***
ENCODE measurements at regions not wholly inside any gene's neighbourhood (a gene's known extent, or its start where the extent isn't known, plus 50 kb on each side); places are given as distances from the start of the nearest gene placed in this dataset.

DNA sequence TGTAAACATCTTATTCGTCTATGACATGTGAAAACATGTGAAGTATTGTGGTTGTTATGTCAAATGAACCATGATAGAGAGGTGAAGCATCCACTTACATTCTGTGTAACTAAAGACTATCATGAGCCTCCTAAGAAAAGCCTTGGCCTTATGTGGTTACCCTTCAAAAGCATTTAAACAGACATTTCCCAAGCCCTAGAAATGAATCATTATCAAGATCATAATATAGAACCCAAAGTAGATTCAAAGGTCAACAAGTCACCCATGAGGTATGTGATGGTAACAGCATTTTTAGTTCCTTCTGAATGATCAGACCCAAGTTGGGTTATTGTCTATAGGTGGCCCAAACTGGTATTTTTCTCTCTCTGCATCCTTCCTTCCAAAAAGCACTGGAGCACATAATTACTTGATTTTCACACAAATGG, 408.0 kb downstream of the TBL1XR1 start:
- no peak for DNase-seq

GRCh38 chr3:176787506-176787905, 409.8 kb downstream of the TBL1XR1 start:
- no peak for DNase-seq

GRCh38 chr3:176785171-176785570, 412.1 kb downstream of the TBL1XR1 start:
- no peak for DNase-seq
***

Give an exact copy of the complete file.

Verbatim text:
ENCODE measurements at regions not wholly inside any gene's neighbourhood (a gene's known extent, or its start where the extent isn't known, plus 50 kb on each side); places are given as distances from the start of the nearest gene placed in this dataset.

DNA sequence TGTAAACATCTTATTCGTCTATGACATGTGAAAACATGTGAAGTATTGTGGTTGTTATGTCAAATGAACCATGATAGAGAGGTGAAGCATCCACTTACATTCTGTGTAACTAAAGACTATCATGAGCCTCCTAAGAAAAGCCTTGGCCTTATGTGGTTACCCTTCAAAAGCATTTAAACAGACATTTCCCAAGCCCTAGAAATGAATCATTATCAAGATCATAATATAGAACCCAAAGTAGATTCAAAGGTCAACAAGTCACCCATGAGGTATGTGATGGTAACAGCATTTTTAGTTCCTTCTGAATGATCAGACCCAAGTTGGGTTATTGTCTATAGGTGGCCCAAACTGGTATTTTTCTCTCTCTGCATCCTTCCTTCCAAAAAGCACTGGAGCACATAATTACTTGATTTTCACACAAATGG, 408.0 kb downstream of the TBL1XR1 start:
- no peak for DNase-seq

GRCh38 chr3:176787506-176787905, 409.8 kb downstream of the TBL1XR1 start:
- no peak for DNase-seq

GRCh38 chr3:176785171-176785570, 412.1 kb downstream of the TBL1XR1 start:
- no peak for DNase-seq